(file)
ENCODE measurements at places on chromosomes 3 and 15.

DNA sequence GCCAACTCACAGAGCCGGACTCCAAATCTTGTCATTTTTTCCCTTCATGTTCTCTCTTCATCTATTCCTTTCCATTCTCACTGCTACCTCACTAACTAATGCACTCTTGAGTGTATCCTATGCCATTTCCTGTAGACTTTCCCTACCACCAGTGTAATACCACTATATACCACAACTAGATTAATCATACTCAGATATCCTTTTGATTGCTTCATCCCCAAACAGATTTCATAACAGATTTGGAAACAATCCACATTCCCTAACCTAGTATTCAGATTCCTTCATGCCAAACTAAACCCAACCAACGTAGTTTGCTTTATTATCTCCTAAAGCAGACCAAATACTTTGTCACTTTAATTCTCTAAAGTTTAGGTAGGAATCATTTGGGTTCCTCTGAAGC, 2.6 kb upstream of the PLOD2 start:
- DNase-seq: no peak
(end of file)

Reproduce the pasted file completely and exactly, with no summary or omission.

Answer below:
ENCODE measurements at places on chromosomes 3 and 15.

DNA sequence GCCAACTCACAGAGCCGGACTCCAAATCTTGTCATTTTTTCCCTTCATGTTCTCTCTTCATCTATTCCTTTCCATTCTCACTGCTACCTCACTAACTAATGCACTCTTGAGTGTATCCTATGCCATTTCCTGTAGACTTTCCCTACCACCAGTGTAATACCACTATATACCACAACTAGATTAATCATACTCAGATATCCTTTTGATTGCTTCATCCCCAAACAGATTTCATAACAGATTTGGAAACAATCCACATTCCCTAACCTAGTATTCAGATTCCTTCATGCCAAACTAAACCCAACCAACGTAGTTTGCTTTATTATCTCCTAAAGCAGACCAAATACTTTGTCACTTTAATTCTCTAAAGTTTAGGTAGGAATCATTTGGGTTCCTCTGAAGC, 2.6 kb upstream of the PLOD2 start:
- DNase-seq: no peak